Prosecution presents 12 reasons to convict accused murderer
MOHAMMED Khan would have had to have been naked, or have had a second set of clothes, to have been the killer the crown prosecutor claimed he was, Mr Khan’s defence team said on Monday.
Defence barrister Andrew Hoare put this scenario to the jury during his closing address of the murder trial in the Supreme Court at Rockhampton.
Mr Khan is accused of murdering and beheading his friend Syeid Alam on the banks of the Fitzroy River on April 5, 2016. He pleaded not guilty to the charge.
After a week of evidence presented to the jury, both crown prosecutor Joshua Phillips and Mr Hoare gave their closing addresses yesterday.
Mr Phillips took the jury through three tables created by the crown team – one which outlined the crown’s 12 reasons Mr Khan should be found guilty, one of the crown’s alleged timelines and one of the crown’s suggested nine best defences with counterpoints.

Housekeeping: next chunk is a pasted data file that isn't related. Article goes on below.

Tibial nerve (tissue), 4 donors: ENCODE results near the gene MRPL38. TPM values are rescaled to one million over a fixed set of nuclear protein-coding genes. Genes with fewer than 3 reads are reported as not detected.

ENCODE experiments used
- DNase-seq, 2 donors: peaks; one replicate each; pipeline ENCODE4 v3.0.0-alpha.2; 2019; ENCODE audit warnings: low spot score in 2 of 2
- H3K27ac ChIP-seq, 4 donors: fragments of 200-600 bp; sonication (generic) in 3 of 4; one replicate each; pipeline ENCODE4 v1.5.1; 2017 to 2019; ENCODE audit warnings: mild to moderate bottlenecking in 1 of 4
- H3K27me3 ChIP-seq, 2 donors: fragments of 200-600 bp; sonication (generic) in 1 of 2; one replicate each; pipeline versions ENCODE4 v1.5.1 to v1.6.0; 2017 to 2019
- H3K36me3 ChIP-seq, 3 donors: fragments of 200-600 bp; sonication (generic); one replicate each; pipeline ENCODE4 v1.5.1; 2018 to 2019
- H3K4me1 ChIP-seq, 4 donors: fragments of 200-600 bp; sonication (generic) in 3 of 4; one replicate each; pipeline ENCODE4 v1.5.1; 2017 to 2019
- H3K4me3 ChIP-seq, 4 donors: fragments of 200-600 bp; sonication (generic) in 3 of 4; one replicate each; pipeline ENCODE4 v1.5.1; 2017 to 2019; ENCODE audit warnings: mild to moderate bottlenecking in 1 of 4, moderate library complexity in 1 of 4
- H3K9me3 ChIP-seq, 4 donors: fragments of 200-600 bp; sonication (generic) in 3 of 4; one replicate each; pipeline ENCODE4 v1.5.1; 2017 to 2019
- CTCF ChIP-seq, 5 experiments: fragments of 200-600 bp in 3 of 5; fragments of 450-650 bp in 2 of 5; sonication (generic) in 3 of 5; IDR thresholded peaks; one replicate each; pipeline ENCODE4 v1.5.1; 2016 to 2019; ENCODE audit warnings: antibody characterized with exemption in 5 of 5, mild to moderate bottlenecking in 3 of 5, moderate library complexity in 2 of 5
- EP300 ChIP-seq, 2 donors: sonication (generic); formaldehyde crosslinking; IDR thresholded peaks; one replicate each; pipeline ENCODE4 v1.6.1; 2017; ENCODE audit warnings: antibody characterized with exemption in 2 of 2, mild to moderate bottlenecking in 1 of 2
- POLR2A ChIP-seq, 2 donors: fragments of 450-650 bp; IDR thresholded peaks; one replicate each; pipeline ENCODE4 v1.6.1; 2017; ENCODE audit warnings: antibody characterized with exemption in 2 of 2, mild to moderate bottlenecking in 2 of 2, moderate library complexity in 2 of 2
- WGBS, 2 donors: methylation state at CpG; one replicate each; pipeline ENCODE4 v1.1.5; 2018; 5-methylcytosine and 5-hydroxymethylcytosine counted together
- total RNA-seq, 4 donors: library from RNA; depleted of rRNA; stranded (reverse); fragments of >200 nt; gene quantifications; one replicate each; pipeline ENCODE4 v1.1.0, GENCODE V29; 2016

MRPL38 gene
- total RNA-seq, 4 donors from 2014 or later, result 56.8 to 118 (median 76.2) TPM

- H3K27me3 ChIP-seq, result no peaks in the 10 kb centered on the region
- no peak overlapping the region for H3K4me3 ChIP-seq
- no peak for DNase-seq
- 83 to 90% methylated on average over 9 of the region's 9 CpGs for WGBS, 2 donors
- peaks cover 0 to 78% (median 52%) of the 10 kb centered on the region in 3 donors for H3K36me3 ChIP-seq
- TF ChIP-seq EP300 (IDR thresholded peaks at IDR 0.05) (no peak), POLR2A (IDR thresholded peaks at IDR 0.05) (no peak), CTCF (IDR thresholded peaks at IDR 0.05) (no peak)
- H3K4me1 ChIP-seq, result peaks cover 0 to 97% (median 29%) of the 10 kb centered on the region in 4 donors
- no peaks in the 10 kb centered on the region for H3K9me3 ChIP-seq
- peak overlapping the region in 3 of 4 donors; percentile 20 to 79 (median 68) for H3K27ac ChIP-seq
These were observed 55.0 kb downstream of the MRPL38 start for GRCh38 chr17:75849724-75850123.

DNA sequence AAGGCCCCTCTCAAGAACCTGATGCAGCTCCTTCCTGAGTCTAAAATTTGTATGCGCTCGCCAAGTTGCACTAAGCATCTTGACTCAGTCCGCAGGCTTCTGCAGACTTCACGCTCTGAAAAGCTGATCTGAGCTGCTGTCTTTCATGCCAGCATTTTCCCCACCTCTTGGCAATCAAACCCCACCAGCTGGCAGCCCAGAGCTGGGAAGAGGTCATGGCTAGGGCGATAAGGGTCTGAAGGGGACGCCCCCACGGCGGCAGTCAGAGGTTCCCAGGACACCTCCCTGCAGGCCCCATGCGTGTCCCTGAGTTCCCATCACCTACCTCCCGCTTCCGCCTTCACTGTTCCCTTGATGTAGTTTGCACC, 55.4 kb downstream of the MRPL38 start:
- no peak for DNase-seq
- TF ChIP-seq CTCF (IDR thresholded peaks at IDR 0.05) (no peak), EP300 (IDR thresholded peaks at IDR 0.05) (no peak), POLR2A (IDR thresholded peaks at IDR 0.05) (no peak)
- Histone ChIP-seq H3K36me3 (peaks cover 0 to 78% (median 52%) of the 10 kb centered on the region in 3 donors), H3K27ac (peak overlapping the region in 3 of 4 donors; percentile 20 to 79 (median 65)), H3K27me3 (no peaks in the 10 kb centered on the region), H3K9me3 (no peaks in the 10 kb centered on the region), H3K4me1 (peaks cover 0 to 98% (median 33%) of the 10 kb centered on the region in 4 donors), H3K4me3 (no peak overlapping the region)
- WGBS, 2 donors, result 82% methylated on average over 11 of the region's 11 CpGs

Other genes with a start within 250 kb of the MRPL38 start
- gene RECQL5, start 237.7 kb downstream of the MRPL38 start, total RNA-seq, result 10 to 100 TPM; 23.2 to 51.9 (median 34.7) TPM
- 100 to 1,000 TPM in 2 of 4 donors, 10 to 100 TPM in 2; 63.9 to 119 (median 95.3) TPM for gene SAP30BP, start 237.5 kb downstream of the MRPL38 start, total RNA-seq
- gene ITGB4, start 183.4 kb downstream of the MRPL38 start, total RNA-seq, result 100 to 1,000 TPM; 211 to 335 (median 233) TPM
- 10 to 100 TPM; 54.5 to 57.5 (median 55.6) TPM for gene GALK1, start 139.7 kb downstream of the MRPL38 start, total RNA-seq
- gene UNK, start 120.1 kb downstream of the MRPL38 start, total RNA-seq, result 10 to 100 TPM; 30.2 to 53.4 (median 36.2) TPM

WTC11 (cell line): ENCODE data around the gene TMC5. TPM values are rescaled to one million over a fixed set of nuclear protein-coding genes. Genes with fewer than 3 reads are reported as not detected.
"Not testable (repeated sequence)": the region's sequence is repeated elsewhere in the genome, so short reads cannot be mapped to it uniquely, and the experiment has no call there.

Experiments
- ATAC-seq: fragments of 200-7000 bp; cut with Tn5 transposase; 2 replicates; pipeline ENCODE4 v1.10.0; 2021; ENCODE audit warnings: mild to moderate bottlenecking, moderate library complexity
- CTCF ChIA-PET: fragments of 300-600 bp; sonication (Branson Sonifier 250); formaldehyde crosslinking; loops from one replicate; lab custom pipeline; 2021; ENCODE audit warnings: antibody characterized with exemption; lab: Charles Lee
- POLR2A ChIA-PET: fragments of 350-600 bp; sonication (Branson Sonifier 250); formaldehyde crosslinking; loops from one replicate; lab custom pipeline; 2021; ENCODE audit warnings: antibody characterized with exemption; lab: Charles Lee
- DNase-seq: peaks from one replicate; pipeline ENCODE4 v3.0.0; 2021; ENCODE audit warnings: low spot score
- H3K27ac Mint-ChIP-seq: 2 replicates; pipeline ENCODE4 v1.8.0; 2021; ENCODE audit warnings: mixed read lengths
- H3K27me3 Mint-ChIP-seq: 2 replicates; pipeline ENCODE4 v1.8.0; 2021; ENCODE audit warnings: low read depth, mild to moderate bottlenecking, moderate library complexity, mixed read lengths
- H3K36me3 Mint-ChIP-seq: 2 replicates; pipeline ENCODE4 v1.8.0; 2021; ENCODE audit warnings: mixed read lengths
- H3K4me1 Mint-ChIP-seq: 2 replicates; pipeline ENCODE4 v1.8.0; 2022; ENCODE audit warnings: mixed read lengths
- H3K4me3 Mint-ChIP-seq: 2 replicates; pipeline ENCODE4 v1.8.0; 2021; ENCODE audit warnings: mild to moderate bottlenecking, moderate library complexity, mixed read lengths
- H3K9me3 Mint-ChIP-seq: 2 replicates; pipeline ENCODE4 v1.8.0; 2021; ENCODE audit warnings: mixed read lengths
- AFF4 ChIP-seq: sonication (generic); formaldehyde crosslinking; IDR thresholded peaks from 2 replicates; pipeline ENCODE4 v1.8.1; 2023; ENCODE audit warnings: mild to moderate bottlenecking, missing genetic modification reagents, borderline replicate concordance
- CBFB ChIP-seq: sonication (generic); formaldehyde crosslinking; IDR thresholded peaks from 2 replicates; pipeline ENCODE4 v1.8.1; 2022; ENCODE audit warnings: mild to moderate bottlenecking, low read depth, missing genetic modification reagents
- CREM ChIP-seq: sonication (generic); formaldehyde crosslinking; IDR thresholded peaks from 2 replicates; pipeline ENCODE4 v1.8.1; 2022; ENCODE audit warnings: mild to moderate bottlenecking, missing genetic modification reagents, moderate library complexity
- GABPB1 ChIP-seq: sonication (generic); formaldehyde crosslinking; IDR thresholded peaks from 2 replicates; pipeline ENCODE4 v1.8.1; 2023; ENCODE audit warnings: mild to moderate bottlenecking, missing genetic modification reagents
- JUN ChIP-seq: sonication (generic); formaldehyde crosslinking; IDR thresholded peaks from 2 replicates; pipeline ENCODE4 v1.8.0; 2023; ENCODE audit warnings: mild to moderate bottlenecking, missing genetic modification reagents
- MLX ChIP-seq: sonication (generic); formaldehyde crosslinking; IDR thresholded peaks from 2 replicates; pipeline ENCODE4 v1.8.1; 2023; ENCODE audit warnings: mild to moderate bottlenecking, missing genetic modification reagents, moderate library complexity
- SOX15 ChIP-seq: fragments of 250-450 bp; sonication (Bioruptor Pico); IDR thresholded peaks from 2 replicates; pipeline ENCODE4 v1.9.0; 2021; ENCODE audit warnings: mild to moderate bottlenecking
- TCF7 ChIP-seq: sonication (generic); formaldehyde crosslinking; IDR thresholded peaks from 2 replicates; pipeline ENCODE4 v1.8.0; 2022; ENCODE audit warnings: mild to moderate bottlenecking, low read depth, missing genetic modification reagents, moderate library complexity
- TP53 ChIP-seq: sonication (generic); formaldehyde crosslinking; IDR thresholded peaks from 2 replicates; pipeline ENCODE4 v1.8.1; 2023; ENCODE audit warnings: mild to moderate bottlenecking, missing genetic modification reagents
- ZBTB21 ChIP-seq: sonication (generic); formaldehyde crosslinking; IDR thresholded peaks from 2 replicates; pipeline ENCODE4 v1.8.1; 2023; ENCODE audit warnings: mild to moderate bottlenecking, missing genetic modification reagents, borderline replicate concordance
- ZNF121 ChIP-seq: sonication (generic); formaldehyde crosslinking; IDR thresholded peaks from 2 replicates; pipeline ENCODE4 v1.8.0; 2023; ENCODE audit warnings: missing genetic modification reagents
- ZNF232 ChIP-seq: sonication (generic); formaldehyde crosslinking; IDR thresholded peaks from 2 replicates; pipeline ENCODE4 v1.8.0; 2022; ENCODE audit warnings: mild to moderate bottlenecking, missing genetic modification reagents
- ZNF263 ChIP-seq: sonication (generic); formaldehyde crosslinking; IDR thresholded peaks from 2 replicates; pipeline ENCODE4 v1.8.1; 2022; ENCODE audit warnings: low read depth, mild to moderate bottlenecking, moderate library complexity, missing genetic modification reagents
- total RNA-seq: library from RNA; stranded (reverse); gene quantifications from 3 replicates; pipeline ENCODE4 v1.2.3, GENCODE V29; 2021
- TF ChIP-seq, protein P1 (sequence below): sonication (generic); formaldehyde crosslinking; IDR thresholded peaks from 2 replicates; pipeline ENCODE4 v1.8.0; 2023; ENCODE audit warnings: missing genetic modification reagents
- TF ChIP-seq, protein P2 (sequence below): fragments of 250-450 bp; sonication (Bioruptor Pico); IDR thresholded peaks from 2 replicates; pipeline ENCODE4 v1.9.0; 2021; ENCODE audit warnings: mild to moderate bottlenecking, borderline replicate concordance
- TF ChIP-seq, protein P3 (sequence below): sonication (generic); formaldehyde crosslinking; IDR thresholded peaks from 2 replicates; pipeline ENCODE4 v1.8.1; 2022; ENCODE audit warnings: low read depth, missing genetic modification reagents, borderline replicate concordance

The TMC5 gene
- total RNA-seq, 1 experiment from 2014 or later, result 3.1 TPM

“This is a circumstantial case,” he said.
However, Mr Phillips said it was the “combined strength of all the evidence that places you in one direction … that there’s only one explanation … that Mohammed Khan is the killer.”
Mr Phillips said the evidence pointed to Mr Khan being in the ‘kill zone’ at the time of the murder.
The court heard the ‘evidence’ included CCTV capturing a vehicle which looked like Mr Khan’s travelling along Lakes Creek Rd towards the river at the time it was believed Syeid was murdered, phone call logs on Mr Khan’s phone deleted, Mr Khan’s wife’s affair with Syeid’s brother Sha Alam Sha Alam, Mr Khan’s phone being detected by cell towers in the area of the ‘kill zone’ and that Syeid told his wife he was going fishing with Mr Khan that night.
Mr Phillips, while going through the crown’s 12 reasons why, said Mr Khan’s motive was linked to nude photographs of Mr Khan’s wife, Suparti Suparti, that Mr Khan believed Syeid had accessed.
Mr Phillips also alleged while Mr Khan could not physically access Sha Alam as he lived in Sydney, but he could get to that man’s older brother – Syeid Alam – whom he worked with at a Rockhampton meatworks, gambled with, socialised with and regularly went fishing with.
Mr Hoare said the crown’s case had ‘holes’ in it.